Though it would only become famous after World War II, John von Neumann published his first work on game theory, “Zur Theorie der Gesellschaftsspiele,” in 1928. “Gesellschaftsspiele” translates colloquially to “board games,” but it also refers to “party games” or “parlor games.”1 This parlor-game theory paper is related to this blog series because von Neumann conceptualizes *ideal humans* as random. While Ramsey suggested that human *belief* could be quantified as probabilities, von Neumann showed that human *actions* were *optimally* probabilistic.

How did he get there? For anyone who has studied game theory, the 1928 development should be familiar. Based on an open problem of Borel, von Neumann tried to mathematically determine the best strategies for parlor games. von Neuman abstracts the parlor game into a series of discrete moves by players and random draws that might correspond to chance, like the rolling of dice or the drawing of cards. Each player has a finite number of moves available to them at any turn. They choose their moves using *strategies*. von Neumann defines a strategy to be a deterministic rule book. A strategy gives a unique move based on the current game history. This history includes the moves of the other players and all of the random draws.

Given two players’ deterministic strategies and the randomness of draws, each player will receive an associated payout. The only constraint von Neumann adds is that the game is *zero-sum*, meaning the sum of the players’ payouts is zero. You can think of this as whoever loses pays the winner.

Which strategy should Player One choose? Their payout depends on the strategy of Player Two and the randomness of the draws. Because he’s more interested in the interactions between the players, von Neumann casually removes the randomness of the draws by averaging over them. Instead of considering payouts, he considers the *expected value *of payouts.

Once we turn to expected values and assume zero-sum, the problem of choosing a strategy has a simple form. The rest of the paper develops a landmark result in optimization theory: the minimax theorem.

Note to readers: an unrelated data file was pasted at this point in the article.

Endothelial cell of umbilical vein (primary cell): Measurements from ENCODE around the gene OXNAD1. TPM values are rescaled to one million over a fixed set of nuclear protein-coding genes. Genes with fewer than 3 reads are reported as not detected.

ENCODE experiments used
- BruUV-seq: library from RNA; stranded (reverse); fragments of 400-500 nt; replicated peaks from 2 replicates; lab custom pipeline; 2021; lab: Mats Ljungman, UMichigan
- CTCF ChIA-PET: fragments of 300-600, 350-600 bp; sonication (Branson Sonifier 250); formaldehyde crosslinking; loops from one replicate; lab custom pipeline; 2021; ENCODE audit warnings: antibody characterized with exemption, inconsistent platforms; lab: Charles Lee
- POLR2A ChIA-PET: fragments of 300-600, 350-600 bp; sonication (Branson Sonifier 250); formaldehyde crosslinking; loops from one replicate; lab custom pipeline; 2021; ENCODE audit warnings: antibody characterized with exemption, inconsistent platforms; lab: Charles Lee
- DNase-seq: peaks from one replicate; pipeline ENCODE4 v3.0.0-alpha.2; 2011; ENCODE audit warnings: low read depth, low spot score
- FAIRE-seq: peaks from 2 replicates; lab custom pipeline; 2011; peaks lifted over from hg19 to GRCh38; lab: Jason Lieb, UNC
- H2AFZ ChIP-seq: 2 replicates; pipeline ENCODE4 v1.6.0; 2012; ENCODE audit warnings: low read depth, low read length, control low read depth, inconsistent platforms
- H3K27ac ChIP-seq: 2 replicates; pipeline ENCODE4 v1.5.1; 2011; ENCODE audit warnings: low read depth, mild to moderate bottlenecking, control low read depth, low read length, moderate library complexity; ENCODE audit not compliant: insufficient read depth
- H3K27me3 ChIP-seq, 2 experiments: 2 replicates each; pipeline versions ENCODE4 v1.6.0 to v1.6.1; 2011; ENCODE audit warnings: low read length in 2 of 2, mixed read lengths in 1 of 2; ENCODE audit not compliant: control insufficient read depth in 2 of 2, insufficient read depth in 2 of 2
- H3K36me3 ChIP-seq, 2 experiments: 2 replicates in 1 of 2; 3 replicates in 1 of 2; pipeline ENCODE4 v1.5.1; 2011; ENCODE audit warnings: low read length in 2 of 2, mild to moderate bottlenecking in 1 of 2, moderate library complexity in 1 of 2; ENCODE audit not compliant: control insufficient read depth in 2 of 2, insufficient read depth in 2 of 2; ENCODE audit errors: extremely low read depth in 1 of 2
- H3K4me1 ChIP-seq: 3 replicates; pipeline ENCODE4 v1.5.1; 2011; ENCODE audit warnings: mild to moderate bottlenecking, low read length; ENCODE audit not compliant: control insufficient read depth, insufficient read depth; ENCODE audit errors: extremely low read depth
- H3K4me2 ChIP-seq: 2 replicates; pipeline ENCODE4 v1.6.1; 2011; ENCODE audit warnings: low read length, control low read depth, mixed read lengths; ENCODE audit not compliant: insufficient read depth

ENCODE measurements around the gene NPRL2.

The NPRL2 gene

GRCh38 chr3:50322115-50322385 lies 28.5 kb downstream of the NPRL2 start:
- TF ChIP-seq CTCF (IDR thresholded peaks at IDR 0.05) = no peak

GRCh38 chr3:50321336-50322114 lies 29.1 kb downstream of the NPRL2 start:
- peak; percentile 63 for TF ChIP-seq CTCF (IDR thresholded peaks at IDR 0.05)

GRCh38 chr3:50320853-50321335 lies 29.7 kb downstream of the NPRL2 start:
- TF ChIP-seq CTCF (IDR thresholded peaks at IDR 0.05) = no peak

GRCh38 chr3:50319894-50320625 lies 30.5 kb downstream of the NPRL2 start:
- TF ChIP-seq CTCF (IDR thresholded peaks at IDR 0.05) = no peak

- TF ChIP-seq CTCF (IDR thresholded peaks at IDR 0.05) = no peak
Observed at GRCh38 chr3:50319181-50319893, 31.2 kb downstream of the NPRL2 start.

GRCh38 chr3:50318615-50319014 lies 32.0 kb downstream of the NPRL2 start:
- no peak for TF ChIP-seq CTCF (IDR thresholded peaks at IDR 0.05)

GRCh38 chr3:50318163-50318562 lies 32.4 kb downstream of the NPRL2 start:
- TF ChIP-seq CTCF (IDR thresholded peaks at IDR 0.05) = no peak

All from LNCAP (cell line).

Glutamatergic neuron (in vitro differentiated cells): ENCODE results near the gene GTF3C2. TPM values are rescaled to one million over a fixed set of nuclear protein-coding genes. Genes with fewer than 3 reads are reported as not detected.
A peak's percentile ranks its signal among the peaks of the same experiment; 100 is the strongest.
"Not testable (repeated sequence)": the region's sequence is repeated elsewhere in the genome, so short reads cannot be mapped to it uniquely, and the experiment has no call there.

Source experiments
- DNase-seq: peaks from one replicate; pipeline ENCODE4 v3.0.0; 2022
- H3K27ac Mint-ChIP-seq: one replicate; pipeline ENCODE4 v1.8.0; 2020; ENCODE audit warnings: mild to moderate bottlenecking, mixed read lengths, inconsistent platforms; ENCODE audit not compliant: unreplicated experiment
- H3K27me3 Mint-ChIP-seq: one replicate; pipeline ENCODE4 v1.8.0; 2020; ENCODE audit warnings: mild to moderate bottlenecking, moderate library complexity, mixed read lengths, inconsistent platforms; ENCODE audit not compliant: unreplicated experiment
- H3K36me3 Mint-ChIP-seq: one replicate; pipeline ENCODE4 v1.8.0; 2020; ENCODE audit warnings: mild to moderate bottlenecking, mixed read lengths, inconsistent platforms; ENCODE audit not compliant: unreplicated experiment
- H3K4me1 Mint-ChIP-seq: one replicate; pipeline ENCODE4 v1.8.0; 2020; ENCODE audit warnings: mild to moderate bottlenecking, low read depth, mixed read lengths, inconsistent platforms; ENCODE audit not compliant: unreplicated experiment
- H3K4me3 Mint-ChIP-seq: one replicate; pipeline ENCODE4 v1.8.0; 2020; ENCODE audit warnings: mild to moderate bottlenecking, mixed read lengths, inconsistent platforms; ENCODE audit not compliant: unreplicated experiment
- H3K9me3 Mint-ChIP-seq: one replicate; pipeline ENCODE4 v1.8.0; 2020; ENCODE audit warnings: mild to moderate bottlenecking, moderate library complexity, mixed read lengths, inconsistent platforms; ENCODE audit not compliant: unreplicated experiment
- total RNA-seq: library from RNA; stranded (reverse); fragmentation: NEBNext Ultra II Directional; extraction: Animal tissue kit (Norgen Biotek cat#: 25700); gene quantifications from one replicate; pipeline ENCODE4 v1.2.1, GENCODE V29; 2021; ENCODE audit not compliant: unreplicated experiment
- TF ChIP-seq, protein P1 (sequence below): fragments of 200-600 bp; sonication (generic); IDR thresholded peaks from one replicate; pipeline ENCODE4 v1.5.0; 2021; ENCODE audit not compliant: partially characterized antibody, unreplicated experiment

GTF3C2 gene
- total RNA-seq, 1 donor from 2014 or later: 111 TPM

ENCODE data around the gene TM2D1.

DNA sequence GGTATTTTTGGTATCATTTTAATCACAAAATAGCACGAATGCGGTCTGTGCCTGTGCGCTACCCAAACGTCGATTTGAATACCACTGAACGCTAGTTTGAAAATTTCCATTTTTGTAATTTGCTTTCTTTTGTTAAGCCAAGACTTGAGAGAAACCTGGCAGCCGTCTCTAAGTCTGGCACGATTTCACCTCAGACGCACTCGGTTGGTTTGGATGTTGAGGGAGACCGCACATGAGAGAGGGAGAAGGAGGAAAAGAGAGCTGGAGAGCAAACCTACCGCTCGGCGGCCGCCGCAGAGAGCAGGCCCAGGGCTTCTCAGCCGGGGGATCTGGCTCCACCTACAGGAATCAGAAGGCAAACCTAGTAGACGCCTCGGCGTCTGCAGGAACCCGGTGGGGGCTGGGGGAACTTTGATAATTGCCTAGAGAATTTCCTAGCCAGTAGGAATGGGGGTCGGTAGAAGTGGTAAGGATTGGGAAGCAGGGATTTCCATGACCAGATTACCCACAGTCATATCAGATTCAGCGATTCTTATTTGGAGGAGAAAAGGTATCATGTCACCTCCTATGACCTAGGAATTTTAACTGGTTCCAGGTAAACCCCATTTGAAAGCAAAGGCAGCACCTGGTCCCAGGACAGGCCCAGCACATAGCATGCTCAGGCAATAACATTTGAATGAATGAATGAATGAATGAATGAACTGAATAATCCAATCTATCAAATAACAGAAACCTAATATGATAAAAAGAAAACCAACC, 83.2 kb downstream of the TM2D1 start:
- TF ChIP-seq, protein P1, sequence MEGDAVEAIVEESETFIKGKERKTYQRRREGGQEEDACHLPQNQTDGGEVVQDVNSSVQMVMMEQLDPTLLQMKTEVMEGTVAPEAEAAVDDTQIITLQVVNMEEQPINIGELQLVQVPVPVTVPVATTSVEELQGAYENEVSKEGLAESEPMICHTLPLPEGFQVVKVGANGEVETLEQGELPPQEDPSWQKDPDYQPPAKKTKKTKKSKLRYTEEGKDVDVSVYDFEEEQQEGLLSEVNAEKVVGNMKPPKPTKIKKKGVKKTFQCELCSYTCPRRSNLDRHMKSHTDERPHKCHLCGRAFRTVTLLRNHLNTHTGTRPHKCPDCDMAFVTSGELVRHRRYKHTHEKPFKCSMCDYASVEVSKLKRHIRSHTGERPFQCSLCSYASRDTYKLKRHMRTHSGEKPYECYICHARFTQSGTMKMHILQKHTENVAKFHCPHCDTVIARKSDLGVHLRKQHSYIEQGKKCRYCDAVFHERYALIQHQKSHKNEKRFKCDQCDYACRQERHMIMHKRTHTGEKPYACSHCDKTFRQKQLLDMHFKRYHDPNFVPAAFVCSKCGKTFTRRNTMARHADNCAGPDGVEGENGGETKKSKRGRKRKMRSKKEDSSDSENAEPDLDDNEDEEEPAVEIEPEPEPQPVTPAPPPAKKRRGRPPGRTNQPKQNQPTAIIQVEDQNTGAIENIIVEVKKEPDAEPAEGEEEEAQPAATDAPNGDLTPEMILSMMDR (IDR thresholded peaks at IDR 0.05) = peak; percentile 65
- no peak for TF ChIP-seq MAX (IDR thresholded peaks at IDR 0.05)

Let me introduce a teeny bit of notation to make the presentation compact. Let R be the expected value of the payout function, x the strategy chosen by Player One, and y the strategy chosen by Player Two. Then Player One receives the expected payout R(x,y), and Player Two receives the expected payout -R(x,y). von Neumann posits that the goal of Player One is to maximize the payout no matter what strategy Player Two chooses. That is, they have to maximize against the worst possible counterstrategy of Player Two. If Player One declares that their strategy is x, then Player Two will pick a y that minimizes Player One’s payout. Hence, the goal of Player One is to

maximize with respect to x the minimum with respect to y of R(x,y)

Similarly, the goal of Player Two is to

maximize with respect to y the minimum with respect to x of -R(x,y)

But, just by switching the minus to a plus, we can equivalently write the goal of Player Two as to

minimize with respect to y the maximum with respect to x of R(x,y)

There is a beautiful symmetry in these objectives. Player One is maximizing a minimum. Player Two is minimizing a maximum. How do the optimal values compare? We can think of the two different formulations as declaring which player goes first. One player *announces their strategy* to the other, and the next player uses this information to their advantage. What you can see immediately is that whoever declares their strategy potentially has a significant disadvantage. In terms of some math:2

max_{x} min_{y} R(x,y) ≤ min_{y} max_{x} R(x,y)

von Neumann concedes that the rules of the game don’t require players to divulge their strategies to each other. He says “According to the rules of the game [Player Two] was not supposed to know how [Player One] was going to play, he would have to infer it some other way… Everything depends on finding the adversary out.”

The players have to keep their strategies secret somehow. But von Neumann wants a solution so that “It makes no difference which of the two players is a better psychologist.” For von Neumann, *randomness* is the key to mathematically rigorous, psychologically impermeable deception. He introduces an idea: what if Player One samples a strategy at random from some probability distribution of their possible strategies. They can tell Player Two the distribution in advance. Player Two can do the same. In this way, neither Player One nor Player Two really know how each other will react. The “artifice” (his words) of a random strategy lets us get around the “finding out problem.” Player One can reveal their probabilistic strategy, but Player Two can’t predict what Player One will actually do. All they can do is bet against it.